Here’s what you need to know about your heart rate for optimal health.
Throughout the day, your heart rate or beat speeds up and slows down, depending on what you’re doing and how you’re feeling. It will probably be steady when you’re chilling out at home, and then shoot up if you decide to work out.
How do I measure my heart rate?
It’s best to take your heart rate when you’ve just woken up and before you get out of bed. Calculate your resting heart rate by measuring your pulse. Place two ﬁngers on the inside of your wrist and count the number of beats for 15 seconds.
Now multiply that by four to get your score. If you have a ﬁtness tracker that can do the job, you can refer to that as well. If you don’t have one, check our ﬁtness tracker recommendations opposite. The normal resting heart rate for adults ranges between 60 and 100 beats per minute. Women tend to have a higher resting heart rate than men but, generally, the lower your resting heart rate, the better.
This usually means your heart doesn’t have to work as hard to pump blood throughout your body. Someone who is physically very ﬁt – like an athlete – may even have a resting heart rate of 40 to 60 beats per minute.
According to a Singapore Heart Foundation formula, you can determine your maximum heart rate by deducting your age from 220. So, if you’re 30, your maximum heart rate should be around 190.
Why does it matter so much?
Your heart rate is one of the key indicators of cardiovascular health. It shows how hard your heart is working at any given time, and factors like your age, gender, caffeine intake and ﬁtness level can affect it.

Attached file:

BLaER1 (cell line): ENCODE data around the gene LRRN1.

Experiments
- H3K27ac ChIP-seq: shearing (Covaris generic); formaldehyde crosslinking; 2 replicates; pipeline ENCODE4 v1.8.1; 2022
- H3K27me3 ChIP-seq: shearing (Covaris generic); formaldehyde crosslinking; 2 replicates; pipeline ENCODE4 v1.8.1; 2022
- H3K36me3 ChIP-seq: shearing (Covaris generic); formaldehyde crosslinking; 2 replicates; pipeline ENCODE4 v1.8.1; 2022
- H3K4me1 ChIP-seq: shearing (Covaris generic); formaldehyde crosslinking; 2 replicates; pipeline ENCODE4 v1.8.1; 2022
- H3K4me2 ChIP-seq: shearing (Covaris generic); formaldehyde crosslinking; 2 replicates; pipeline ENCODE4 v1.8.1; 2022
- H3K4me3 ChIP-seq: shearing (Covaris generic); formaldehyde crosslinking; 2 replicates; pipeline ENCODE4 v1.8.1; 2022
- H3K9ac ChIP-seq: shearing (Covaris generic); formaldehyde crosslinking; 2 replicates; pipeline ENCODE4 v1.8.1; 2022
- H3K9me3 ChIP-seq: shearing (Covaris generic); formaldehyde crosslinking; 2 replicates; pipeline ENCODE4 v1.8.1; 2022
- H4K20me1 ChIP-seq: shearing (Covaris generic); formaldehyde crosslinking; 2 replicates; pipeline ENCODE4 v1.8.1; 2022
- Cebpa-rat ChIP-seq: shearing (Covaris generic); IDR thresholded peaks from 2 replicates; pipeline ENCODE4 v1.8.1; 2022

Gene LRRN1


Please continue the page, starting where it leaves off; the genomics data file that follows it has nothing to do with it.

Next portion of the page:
When exercising, it naturally works harder to pump blood throughout your body to cope with the physical strain. Tracking your heart rate is about the smartest thing you can do to ensure that you’re training at your ideal intensity.
For instance, if you’re gunning for fat burn, your heart rate during exercise should hover at 60 to 70 per cent of your maximum heart rate (MHR). Those are also the magic numbers for when you’re just easing into a new workout regimen after being sedentary for a long time. However, if you’re looking to improve endurance or efficiency, you should be training at 80 to 90 per cent of your MHR.
What if my heart rate is higher than usual?
Don’t worry. You can bring it down with certain lifestyle changes. For starters, get active! The Health Promotion Board recommends clocking at least 150 minutes of physical activity a week to reduce your risk of chronic diseases and improve heart health. Keep to a healthy weight and try different stress management techniques to relax if you’re always highly strung.
A consistently high resting heart rate (over 100 beats a minute even when you’re doing nothing) may be cause for concern. This is especially so if it’s accompanied by other symptoms like giddiness or shortness of breath. When this happens, see your doctor to rule out underlying issues like a thyroid disorder or arrhythmia (irregular heartbeat).